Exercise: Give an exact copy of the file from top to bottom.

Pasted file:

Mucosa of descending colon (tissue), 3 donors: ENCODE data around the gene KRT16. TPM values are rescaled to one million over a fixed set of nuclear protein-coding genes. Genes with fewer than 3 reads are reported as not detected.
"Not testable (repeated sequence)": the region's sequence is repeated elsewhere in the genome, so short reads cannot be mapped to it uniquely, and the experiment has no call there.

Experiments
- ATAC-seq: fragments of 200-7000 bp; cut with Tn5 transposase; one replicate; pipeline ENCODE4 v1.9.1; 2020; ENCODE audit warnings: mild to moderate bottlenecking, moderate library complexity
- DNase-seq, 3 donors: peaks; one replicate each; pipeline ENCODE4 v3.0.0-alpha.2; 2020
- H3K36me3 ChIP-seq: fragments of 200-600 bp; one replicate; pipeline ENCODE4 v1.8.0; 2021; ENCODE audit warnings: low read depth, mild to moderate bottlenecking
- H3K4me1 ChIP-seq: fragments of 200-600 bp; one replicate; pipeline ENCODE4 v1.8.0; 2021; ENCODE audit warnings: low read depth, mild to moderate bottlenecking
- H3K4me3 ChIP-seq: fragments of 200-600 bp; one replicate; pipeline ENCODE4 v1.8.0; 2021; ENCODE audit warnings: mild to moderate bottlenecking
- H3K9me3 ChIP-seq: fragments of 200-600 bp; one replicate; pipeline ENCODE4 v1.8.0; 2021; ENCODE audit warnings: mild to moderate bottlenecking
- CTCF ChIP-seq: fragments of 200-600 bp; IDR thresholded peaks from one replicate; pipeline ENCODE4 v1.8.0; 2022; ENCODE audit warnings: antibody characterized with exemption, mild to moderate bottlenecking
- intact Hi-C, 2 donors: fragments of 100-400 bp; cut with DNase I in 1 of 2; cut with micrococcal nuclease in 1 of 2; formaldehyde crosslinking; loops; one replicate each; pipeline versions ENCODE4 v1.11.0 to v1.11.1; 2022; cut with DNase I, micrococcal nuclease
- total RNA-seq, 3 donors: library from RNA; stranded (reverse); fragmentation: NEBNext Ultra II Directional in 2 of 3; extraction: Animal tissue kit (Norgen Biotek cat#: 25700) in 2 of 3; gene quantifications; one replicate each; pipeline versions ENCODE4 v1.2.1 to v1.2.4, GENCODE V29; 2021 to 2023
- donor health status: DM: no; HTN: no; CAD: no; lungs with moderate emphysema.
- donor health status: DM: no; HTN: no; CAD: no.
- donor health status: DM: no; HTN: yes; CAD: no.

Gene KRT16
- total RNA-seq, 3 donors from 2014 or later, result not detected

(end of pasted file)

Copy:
Mucosa of descending colon (tissue), 3 donors: ENCODE data around the gene KRT16. TPM values are rescaled to one million over a fixed set of nuclear protein-coding genes. Genes with fewer than 3 reads are reported as not detected.
"Not testable (repeated sequence)": the region's sequence is repeated elsewhere in the genome, so short reads cannot be mapped to it uniquely, and the experiment has no call there.

Experiments
- ATAC-seq: fragments of 200-7000 bp; cut with Tn5 transposase; one replicate; pipeline ENCODE4 v1.9.1; 2020; ENCODE audit warnings: mild to moderate bottlenecking, moderate library complexity
- DNase-seq, 3 donors: peaks; one replicate each; pipeline ENCODE4 v3.0.0-alpha.2; 2020
- H3K36me3 ChIP-seq: fragments of 200-600 bp; one replicate; pipeline ENCODE4 v1.8.0; 2021; ENCODE audit warnings: low read depth, mild to moderate bottlenecking
- H3K4me1 ChIP-seq: fragments of 200-600 bp; one replicate; pipeline ENCODE4 v1.8.0; 2021; ENCODE audit warnings: low read depth, mild to moderate bottlenecking
- H3K4me3 ChIP-seq: fragments of 200-600 bp; one replicate; pipeline ENCODE4 v1.8.0; 2021; ENCODE audit warnings: mild to moderate bottlenecking
- H3K9me3 ChIP-seq: fragments of 200-600 bp; one replicate; pipeline ENCODE4 v1.8.0; 2021; ENCODE audit warnings: mild to moderate bottlenecking
- CTCF ChIP-seq: fragments of 200-600 bp; IDR thresholded peaks from one replicate; pipeline ENCODE4 v1.8.0; 2022; ENCODE audit warnings: antibody characterized with exemption, mild to moderate bottlenecking
- intact Hi-C, 2 donors: fragments of 100-400 bp; cut with DNase I in 1 of 2; cut with micrococcal nuclease in 1 of 2; formaldehyde crosslinking; loops; one replicate each; pipeline versions ENCODE4 v1.11.0 to v1.11.1; 2022; cut with DNase I, micrococcal nuclease
- total RNA-seq, 3 donors: library from RNA; stranded (reverse); fragmentation: NEBNext Ultra II Directional in 2 of 3; extraction: Animal tissue kit (Norgen Biotek cat#: 25700) in 2 of 3; gene quantifications; one replicate each; pipeline versions ENCODE4 v1.2.1 to v1.2.4, GENCODE V29; 2021 to 2023
- donor health status: DM: no; HTN: no; CAD: no; lungs with moderate emphysema.
- donor health status: DM: no; HTN: no; CAD: no.
- donor health status: DM: no; HTN: yes; CAD: no.

Gene KRT16
- total RNA-seq, 3 donors from 2014 or later, result not detected